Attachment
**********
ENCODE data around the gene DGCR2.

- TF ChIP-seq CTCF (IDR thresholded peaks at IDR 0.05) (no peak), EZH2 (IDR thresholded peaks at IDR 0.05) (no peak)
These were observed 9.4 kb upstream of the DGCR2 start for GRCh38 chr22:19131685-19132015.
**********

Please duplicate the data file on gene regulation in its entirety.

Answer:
ENCODE data around the gene DGCR2.

- TF ChIP-seq CTCF (IDR thresholded peaks at IDR 0.05) (no peak), EZH2 (IDR thresholded peaks at IDR 0.05) (no peak)
These were observed 9.4 kb upstream of the DGCR2 start for GRCh38 chr22:19131685-19132015.